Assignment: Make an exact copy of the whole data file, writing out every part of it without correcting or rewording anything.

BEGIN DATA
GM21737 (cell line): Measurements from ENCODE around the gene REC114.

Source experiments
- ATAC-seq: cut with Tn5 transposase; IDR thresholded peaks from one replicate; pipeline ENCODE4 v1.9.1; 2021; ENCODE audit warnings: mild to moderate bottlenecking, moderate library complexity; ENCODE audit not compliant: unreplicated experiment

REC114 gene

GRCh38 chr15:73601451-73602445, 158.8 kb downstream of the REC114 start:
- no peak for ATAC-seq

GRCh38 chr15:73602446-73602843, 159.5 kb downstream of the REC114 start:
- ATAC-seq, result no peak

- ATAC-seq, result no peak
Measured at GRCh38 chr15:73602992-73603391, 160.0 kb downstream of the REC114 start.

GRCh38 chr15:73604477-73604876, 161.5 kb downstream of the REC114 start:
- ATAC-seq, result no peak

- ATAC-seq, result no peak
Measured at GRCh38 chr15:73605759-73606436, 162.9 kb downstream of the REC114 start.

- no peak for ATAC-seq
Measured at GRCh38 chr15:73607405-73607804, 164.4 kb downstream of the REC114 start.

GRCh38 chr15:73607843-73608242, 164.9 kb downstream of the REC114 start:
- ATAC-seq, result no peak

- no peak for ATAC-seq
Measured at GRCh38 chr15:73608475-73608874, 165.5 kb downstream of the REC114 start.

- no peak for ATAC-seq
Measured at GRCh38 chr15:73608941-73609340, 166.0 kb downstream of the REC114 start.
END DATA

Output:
GM21737 (cell line): Measurements from ENCODE around the gene REC114.

Source experiments
- ATAC-seq: cut with Tn5 transposase; IDR thresholded peaks from one replicate; pipeline ENCODE4 v1.9.1; 2021; ENCODE audit warnings: mild to moderate bottlenecking, moderate library complexity; ENCODE audit not compliant: unreplicated experiment

REC114 gene

GRCh38 chr15:73601451-73602445, 158.8 kb downstream of the REC114 start:
- no peak for ATAC-seq

GRCh38 chr15:73602446-73602843, 159.5 kb downstream of the REC114 start:
- ATAC-seq, result no peak

- ATAC-seq, result no peak
Measured at GRCh38 chr15:73602992-73603391, 160.0 kb downstream of the REC114 start.

GRCh38 chr15:73604477-73604876, 161.5 kb downstream of the REC114 start:
- ATAC-seq, result no peak

- ATAC-seq, result no peak
Measured at GRCh38 chr15:73605759-73606436, 162.9 kb downstream of the REC114 start.

- no peak for ATAC-seq
Measured at GRCh38 chr15:73607405-73607804, 164.4 kb downstream of the REC114 start.

GRCh38 chr15:73607843-73608242, 164.9 kb downstream of the REC114 start:
- ATAC-seq, result no peak

- no peak for ATAC-seq
Measured at GRCh38 chr15:73608475-73608874, 165.5 kb downstream of the REC114 start.

- no peak for ATAC-seq
Measured at GRCh38 chr15:73608941-73609340, 166.0 kb downstream of the REC114 start.